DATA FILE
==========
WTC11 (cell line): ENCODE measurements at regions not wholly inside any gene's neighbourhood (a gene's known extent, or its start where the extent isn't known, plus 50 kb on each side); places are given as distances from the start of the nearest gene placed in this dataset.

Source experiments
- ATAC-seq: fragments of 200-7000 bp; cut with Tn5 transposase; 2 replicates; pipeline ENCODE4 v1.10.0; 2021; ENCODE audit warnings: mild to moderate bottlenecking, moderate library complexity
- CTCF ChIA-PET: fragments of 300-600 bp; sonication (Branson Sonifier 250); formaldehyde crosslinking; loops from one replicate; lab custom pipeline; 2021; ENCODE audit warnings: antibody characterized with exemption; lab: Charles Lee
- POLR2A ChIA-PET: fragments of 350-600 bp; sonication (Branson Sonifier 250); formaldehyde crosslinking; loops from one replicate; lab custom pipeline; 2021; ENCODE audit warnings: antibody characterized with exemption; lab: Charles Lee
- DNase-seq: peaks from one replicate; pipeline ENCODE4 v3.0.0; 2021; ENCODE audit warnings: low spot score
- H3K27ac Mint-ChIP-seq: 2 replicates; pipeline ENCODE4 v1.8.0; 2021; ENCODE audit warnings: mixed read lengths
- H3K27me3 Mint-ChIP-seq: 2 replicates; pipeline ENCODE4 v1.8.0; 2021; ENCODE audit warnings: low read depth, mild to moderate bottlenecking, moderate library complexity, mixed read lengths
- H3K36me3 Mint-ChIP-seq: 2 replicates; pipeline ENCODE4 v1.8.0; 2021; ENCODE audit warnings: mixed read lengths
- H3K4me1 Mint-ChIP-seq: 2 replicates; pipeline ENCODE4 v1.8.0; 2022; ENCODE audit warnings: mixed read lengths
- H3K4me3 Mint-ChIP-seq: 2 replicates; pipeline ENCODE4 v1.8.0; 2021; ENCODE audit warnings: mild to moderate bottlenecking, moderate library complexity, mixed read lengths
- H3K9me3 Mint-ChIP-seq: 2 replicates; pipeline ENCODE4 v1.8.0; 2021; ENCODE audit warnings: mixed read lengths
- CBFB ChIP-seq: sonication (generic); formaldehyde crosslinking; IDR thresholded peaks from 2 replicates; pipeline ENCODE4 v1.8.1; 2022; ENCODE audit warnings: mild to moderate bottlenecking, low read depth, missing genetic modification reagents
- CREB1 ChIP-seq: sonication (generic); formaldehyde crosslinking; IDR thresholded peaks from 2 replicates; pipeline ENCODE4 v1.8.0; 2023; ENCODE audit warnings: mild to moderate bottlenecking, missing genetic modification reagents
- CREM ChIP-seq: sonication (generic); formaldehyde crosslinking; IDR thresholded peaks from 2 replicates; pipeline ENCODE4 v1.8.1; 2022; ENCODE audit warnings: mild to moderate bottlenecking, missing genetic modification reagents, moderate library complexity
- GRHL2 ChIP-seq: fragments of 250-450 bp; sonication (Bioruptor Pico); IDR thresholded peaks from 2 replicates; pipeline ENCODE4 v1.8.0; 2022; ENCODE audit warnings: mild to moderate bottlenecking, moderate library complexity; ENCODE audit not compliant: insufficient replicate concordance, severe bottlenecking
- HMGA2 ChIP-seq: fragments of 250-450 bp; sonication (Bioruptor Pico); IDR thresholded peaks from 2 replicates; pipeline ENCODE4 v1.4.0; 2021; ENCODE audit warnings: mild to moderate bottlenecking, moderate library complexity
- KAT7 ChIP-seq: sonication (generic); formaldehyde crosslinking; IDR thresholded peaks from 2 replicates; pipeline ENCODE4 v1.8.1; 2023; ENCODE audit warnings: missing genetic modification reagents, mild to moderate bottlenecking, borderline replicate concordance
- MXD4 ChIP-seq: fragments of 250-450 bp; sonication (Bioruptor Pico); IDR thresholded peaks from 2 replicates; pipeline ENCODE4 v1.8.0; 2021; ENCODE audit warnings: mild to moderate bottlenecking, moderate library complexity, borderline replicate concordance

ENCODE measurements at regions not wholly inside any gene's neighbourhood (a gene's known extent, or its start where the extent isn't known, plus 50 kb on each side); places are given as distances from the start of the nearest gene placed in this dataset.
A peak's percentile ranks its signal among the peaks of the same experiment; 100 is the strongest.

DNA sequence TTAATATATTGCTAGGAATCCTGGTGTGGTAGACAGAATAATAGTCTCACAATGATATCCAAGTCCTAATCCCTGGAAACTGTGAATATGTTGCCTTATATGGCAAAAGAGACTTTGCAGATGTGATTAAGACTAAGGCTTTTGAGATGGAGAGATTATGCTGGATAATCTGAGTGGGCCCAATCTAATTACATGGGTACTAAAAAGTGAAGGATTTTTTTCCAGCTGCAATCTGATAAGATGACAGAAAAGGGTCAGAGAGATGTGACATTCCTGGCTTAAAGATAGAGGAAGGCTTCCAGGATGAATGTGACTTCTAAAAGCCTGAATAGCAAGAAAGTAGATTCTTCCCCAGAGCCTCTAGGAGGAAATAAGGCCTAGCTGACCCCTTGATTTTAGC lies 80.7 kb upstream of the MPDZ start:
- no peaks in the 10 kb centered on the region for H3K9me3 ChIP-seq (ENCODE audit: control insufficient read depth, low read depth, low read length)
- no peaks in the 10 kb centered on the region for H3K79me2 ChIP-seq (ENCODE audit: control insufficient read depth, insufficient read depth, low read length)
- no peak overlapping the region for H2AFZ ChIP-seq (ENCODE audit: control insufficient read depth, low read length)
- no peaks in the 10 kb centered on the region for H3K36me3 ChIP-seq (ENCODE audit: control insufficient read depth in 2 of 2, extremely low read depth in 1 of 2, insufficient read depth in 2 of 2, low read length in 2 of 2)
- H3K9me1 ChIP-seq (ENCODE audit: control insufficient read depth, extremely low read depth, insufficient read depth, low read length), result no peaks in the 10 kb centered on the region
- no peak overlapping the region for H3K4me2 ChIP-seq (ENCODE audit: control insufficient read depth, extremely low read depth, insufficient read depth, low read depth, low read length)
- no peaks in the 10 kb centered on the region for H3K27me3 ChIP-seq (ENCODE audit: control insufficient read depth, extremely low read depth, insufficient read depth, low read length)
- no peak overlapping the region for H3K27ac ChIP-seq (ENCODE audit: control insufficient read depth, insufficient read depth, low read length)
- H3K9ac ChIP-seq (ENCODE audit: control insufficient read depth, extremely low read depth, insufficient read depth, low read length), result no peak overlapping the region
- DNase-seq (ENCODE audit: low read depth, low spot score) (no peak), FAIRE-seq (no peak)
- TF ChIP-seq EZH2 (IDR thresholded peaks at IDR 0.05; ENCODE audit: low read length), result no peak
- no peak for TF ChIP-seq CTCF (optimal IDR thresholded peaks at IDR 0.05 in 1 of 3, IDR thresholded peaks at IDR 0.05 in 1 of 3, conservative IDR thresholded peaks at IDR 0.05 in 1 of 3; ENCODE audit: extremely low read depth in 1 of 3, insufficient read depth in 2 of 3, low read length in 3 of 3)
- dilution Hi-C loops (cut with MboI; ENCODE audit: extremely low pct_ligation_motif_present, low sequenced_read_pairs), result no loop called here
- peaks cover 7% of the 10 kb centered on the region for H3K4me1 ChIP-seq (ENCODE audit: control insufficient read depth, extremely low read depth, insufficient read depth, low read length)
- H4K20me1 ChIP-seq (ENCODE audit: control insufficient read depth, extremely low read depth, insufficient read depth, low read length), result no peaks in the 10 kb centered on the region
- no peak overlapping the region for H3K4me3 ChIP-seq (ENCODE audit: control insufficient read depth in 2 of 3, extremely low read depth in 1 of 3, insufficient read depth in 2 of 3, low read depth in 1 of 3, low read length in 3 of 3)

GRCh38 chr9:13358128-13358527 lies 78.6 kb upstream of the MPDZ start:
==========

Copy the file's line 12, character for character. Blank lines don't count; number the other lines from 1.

- H3K9me3 Mint-ChIP-seq: 2 replicates; pipeline ENCODE4 v1.8.0; 2021; ENCODE audit warnings: mixed read lengths